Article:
Summer Sun

Summer is here, and with that brings more outdoor time in the hot sun. Although sun exposure to some extent can be good for us, when it comes to helping us make Vitamin D, too much time in the sun without protection can be harmful. According to the American Cancer Society, skin cancer is the most common type of cancer. Each year there are 3.5 million skin cancers diagnosed in the United States, which is more than all other cancers combined.

So how do we protect ourselves and our families? Well, there are several steps that can be taken to help decrease your risk of skin cancer. First, you should use a broad spectrum sunscreen that has at least 30 SPF to protect against both UVA and UVB rays. Don’t skimp on the application either! One ounce, about a palmful should be used to cover your legs, arms, neck, and face. Use more to get your ears and feet and any other exposed skin. Reapply every two hours or sooner if you are in and out of water. Make sure to check the expiration date on your sunscreen as well. Throw it out if it is 2 years or older. Another step you can take is to wear a hat. This is especially important if you have thinning hair or are bald. Make sure to protect your eyes too by wearing sunglasses. If you are spending all day outside, spending some time in the shade or covering up during the day is wise, especially between 10am to 4pm. And, although we all want a golden tan, tanning beds and lamps should not be used.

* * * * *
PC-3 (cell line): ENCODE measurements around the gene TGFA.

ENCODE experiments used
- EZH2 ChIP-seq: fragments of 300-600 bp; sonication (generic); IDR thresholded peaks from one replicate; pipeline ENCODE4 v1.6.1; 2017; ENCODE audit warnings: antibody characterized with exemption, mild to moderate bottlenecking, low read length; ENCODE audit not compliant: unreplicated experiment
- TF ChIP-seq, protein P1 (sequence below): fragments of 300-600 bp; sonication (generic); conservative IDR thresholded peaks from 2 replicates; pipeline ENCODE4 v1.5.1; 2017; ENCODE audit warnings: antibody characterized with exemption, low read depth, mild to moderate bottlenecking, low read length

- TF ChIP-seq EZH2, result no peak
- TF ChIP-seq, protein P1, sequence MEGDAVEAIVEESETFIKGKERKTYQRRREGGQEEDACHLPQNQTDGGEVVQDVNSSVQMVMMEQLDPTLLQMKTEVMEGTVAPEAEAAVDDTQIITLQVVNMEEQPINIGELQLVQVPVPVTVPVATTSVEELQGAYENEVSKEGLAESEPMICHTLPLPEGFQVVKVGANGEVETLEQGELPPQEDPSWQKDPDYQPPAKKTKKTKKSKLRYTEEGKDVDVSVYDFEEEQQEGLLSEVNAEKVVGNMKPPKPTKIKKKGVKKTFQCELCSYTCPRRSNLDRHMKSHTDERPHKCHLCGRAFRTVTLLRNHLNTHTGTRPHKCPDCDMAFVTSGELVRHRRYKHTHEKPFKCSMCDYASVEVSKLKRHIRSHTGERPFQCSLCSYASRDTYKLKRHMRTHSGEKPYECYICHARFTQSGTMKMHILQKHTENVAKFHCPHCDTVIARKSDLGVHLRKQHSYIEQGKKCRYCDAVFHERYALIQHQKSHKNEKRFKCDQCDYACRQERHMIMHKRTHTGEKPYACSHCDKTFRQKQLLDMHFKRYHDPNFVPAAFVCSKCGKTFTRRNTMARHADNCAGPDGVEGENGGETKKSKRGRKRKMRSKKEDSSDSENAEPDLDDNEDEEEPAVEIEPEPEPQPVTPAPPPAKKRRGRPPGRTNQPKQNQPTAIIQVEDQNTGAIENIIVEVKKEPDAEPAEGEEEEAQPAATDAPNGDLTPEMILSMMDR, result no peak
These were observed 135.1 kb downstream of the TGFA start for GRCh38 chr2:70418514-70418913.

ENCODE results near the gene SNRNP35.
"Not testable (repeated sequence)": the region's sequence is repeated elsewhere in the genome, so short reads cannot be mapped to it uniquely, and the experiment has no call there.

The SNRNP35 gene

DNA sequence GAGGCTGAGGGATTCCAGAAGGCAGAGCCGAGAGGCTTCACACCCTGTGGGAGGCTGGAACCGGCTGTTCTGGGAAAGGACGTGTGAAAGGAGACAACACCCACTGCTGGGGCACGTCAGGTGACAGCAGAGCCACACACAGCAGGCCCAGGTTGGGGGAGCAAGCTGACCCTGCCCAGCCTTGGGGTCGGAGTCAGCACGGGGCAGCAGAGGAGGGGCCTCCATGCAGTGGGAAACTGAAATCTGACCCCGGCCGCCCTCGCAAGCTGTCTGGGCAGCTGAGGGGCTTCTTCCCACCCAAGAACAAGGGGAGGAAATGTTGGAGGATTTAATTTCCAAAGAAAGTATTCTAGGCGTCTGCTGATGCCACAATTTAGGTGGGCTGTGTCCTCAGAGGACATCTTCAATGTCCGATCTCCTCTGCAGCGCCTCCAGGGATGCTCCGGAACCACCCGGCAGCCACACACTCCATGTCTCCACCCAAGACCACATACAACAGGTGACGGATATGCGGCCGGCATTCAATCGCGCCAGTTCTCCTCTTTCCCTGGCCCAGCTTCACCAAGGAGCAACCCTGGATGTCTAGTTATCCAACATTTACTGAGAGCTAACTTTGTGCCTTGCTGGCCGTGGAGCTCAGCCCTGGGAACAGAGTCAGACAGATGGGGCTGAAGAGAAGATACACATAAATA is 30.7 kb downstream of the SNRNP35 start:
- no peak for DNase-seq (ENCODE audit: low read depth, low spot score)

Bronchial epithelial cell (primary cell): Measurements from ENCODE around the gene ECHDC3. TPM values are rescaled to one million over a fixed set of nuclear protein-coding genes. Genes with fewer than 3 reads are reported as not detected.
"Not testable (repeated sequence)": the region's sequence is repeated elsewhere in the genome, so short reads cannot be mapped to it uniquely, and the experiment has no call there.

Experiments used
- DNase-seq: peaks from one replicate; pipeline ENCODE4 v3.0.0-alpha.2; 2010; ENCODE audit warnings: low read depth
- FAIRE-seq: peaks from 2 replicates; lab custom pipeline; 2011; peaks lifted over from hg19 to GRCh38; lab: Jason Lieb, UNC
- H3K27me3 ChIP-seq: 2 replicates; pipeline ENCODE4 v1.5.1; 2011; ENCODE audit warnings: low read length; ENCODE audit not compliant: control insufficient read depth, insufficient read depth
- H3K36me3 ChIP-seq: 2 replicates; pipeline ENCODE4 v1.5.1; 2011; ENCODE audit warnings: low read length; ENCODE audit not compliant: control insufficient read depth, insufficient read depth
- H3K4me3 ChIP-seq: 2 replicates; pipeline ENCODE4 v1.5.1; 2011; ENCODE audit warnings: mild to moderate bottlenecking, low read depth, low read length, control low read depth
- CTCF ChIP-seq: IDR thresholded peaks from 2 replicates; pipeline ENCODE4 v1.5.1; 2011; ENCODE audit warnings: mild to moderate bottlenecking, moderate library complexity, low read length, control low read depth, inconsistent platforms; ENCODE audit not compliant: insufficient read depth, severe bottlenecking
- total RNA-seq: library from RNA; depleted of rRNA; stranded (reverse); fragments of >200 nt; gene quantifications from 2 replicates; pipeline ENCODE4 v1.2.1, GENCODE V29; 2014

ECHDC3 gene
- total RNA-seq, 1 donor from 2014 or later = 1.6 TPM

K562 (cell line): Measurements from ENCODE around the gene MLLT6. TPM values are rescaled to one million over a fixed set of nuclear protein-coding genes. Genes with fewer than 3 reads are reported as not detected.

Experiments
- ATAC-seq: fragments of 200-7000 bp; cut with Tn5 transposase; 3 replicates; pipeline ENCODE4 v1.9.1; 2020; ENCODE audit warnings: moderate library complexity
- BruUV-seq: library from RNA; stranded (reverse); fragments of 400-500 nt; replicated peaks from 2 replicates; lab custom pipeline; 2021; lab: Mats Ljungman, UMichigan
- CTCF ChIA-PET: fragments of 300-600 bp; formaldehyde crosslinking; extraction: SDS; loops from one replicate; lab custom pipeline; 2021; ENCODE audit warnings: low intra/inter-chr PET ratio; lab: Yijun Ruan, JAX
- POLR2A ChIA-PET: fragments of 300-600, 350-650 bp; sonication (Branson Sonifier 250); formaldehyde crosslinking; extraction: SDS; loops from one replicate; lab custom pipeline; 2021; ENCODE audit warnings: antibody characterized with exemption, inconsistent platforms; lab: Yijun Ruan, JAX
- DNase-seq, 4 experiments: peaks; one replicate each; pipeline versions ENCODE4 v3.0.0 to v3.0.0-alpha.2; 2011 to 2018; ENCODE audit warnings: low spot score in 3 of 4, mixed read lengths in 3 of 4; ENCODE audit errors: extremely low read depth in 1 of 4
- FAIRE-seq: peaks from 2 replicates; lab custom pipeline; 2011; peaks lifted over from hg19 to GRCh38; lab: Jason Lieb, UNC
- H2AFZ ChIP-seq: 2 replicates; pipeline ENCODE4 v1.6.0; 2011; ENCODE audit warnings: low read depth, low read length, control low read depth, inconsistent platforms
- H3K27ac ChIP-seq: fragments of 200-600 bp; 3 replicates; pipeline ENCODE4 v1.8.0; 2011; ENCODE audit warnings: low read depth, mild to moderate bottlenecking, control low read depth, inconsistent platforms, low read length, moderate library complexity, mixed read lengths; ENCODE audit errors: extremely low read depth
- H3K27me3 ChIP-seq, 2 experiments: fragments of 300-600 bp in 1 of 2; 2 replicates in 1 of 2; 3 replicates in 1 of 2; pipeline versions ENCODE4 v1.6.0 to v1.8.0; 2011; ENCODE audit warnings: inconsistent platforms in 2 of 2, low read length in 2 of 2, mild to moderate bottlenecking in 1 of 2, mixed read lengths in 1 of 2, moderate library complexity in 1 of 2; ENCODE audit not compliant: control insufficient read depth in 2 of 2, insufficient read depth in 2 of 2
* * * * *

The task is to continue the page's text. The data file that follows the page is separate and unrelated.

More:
No one is immune to skin cancer, but you’ll need to take extra precautions if any of the following apply to you:

  • You have natural blonde or red hair
  • You have freckles
  • You have fair skin
  • You have a lot of moles, or large or irregularly shaped moles
  • You have had a lot of sunburns and burn before tanning
  • You have a condition that lowers your immune system
  • You have had skin cancer before
  • You have a family history of skin cancer, especially melanoma
  • You spend a lot of time outdoors
  • You live or travel to hot climates or high altitudes
  • You take medications that make you sensitive to light

Learn more at http://www.cancer.org/cancer/skincancer/index.

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